Stop 10) Boudinage in the Kinzigite Formation (N45 48 39; E8 15 35). Recross the bridge toward Varallo and park the car at the north side of the river. Under the bridge, rocks of the Kinzigite Formation contain boudinaged metapelites within ductile calc-silicates (Fig. A7b). Small granite bodies are boudinaged within calc-silicate (Fig. A8a) and crosscut the foliation, consistent with segregation of granitic melts during deformation.
Figure A8. Leucosome and boudinaged granite
Stop 11) Granite dike cutting the Kinzigite Formation (N45 47 46; E8 16 19). Along the road from Varallo to Borgosesia, the Kinzigite Formation is cross-cut by a dike of fine-grained granite (Fig. A9) that is similar, both petrologically and chemically, to microgranite mingled with granodiorite in the Roccapietra pluton.
Figure A9. Dike
The Agnona - Postua area
Figure A10. Agnona - Postua area
Figure A11. Granitoid with inclusions, Postua
Stop 12) Deep levels of the Roccapietra Pluton (N45 43 24; E8 15 44). Following the road from Varallo to Borgosesia on the right bank of the Sesia, park the car immediately after having passed beneath an old bridge connecting Agnona and Borgosesia towns. This stop is within the deepest levels of the Roccapietra pluton, where mingled dioritic and granitic rocks, with locally abundant inclusions of the country rock, are exposed in a good outcrop on the river.
Stop 13) Roof of the Mafic Complex in Val Strona di Postua. This stop necessitates a deviation and a hike that collectively requires about half a day, and should be considered as a separate excursion, as it is hard to be included in the same, single day. After having reached the village of Postua (N45 42 47; E8 13 50) continue for about 5 km along a dirt road on the left bank of the stream. Formal permission is needed to use this road and can be obtained at the office of the municipality office in Postua (open only in the morning of working days!). Park the car in locality “ponte rosso” (N45 44 04; E8 12 03). Continue following a path upstream on the right bank for about 20 minutes, reaching the stream at the contact between Kinzigite Formation and the Mafic Complex (N45 44 35; E8 12 03) The contact is characterized by unfoliated granitoids, which contain a number of inclusions from the roof rocks (Fig. A11). Continuing up the river, inclusion-bearing granitoids grade into faintly foliated gabbros. A foliation defined by flattened, locally abundant large poikilitic amphibole is discordant to layering in the rocks indicating a sense of shear consistent with flow of the “gabbro glacier” beneath the melting roof rocks of the Kinzigite Formation.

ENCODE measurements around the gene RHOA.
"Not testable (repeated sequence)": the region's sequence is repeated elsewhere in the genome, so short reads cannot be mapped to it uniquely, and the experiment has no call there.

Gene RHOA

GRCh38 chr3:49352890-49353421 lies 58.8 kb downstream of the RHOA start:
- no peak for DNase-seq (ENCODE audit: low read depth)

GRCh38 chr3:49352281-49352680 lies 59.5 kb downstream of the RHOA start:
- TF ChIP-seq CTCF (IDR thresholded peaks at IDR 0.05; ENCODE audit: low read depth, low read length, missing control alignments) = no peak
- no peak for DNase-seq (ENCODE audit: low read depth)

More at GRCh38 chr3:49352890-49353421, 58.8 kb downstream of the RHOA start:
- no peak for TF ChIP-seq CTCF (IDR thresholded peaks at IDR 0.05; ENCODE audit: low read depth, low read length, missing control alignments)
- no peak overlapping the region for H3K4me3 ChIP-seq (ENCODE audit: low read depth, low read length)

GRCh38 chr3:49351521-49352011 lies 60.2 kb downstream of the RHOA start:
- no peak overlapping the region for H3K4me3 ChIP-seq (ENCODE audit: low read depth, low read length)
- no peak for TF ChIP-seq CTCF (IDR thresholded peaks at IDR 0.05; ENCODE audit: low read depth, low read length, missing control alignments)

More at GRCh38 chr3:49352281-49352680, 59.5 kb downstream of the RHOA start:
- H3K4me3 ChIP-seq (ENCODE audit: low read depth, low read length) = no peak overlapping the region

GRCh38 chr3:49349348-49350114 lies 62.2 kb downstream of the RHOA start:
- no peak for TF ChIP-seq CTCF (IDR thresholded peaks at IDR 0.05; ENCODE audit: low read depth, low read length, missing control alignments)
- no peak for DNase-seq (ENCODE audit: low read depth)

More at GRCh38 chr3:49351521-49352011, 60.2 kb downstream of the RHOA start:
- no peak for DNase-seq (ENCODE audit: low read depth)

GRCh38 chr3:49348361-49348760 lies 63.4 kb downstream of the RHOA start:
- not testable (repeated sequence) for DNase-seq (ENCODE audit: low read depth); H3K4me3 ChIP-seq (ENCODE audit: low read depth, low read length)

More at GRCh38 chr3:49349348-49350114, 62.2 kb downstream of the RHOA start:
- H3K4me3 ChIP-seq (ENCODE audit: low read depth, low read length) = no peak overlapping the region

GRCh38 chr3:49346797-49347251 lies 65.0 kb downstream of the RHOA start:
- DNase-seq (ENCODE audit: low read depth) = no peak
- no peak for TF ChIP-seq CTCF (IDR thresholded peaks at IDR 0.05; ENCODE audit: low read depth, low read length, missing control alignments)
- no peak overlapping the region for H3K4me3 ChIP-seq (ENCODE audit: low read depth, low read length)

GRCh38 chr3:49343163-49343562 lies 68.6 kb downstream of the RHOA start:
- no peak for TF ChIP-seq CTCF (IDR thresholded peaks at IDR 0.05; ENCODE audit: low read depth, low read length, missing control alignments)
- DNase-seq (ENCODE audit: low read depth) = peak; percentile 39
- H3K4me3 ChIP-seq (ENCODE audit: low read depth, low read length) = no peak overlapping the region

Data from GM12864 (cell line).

The Prato Sesia area